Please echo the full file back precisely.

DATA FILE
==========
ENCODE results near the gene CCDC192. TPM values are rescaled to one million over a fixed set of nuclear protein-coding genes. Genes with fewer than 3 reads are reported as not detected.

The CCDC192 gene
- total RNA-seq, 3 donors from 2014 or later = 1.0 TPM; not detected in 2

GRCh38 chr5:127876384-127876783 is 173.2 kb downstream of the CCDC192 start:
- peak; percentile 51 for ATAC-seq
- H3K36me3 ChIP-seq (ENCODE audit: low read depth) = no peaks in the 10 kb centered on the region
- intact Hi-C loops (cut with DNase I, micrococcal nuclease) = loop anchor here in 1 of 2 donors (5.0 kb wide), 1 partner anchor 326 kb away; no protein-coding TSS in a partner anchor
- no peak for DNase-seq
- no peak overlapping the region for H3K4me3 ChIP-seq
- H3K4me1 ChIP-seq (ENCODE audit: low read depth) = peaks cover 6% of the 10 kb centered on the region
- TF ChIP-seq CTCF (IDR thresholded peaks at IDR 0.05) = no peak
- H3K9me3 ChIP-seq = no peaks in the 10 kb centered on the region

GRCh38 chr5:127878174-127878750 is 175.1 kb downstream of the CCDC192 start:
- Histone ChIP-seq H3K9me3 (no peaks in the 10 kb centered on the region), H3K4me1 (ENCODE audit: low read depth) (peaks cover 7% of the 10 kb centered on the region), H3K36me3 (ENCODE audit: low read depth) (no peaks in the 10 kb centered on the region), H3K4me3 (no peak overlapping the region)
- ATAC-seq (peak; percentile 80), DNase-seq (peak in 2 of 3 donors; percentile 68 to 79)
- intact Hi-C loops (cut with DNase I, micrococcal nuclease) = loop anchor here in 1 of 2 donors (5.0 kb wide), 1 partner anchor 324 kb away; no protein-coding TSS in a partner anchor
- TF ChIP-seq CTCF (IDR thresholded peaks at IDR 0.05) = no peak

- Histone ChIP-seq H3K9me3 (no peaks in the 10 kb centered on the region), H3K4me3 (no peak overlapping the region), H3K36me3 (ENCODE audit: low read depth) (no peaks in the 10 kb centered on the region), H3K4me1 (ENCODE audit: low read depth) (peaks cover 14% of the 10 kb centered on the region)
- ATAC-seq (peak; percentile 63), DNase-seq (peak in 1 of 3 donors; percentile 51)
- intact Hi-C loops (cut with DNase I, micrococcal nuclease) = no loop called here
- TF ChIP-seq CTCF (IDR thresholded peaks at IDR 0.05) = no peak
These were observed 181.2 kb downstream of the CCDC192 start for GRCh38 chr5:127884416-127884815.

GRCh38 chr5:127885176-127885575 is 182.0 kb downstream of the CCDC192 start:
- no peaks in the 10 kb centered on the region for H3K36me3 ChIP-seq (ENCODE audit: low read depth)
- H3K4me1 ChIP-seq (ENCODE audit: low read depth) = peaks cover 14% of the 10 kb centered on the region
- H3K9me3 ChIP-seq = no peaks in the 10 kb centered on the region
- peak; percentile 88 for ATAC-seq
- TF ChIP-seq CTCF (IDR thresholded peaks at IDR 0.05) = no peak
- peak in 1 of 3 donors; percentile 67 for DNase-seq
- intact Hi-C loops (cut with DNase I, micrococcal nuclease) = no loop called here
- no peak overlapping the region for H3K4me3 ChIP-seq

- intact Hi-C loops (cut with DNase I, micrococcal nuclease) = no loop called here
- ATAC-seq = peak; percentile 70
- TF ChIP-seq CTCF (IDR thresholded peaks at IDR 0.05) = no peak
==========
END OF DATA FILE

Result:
ENCODE results near the gene CCDC192. TPM values are rescaled to one million over a fixed set of nuclear protein-coding genes. Genes with fewer than 3 reads are reported as not detected.

The CCDC192 gene
- total RNA-seq, 3 donors from 2014 or later = 1.0 TPM; not detected in 2

GRCh38 chr5:127876384-127876783 is 173.2 kb downstream of the CCDC192 start:
- peak; percentile 51 for ATAC-seq
- H3K36me3 ChIP-seq (ENCODE audit: low read depth) = no peaks in the 10 kb centered on the region
- intact Hi-C loops (cut with DNase I, micrococcal nuclease) = loop anchor here in 1 of 2 donors (5.0 kb wide), 1 partner anchor 326 kb away; no protein-coding TSS in a partner anchor
- no peak for DNase-seq
- no peak overlapping the region for H3K4me3 ChIP-seq
- H3K4me1 ChIP-seq (ENCODE audit: low read depth) = peaks cover 6% of the 10 kb centered on the region
- TF ChIP-seq CTCF (IDR thresholded peaks at IDR 0.05) = no peak
- H3K9me3 ChIP-seq = no peaks in the 10 kb centered on the region

GRCh38 chr5:127878174-127878750 is 175.1 kb downstream of the CCDC192 start:
- Histone ChIP-seq H3K9me3 (no peaks in the 10 kb centered on the region), H3K4me1 (ENCODE audit: low read depth) (peaks cover 7% of the 10 kb centered on the region), H3K36me3 (ENCODE audit: low read depth) (no peaks in the 10 kb centered on the region), H3K4me3 (no peak overlapping the region)
- ATAC-seq (peak; percentile 80), DNase-seq (peak in 2 of 3 donors; percentile 68 to 79)
- intact Hi-C loops (cut with DNase I, micrococcal nuclease) = loop anchor here in 1 of 2 donors (5.0 kb wide), 1 partner anchor 324 kb away; no protein-coding TSS in a partner anchor
- TF ChIP-seq CTCF (IDR thresholded peaks at IDR 0.05) = no peak

- Histone ChIP-seq H3K9me3 (no peaks in the 10 kb centered on the region), H3K4me3 (no peak overlapping the region), H3K36me3 (ENCODE audit: low read depth) (no peaks in the 10 kb centered on the region), H3K4me1 (ENCODE audit: low read depth) (peaks cover 14% of the 10 kb centered on the region)
- ATAC-seq (peak; percentile 63), DNase-seq (peak in 1 of 3 donors; percentile 51)
- intact Hi-C loops (cut with DNase I, micrococcal nuclease) = no loop called here
- TF ChIP-seq CTCF (IDR thresholded peaks at IDR 0.05) = no peak
These were observed 181.2 kb downstream of the CCDC192 start for GRCh38 chr5:127884416-127884815.

GRCh38 chr5:127885176-127885575 is 182.0 kb downstream of the CCDC192 start:
- no peaks in the 10 kb centered on the region for H3K36me3 ChIP-seq (ENCODE audit: low read depth)
- H3K4me1 ChIP-seq (ENCODE audit: low read depth) = peaks cover 14% of the 10 kb centered on the region
- H3K9me3 ChIP-seq = no peaks in the 10 kb centered on the region
- peak; percentile 88 for ATAC-seq
- TF ChIP-seq CTCF (IDR thresholded peaks at IDR 0.05) = no peak
- peak in 1 of 3 donors; percentile 67 for DNase-seq
- intact Hi-C loops (cut with DNase I, micrococcal nuclease) = no loop called here
- no peak overlapping the region for H3K4me3 ChIP-seq

- intact Hi-C loops (cut with DNase I, micrococcal nuclease) = no loop called here
- ATAC-seq = peak; percentile 70
- TF ChIP-seq CTCF (IDR thresholded peaks at IDR 0.05) = no peak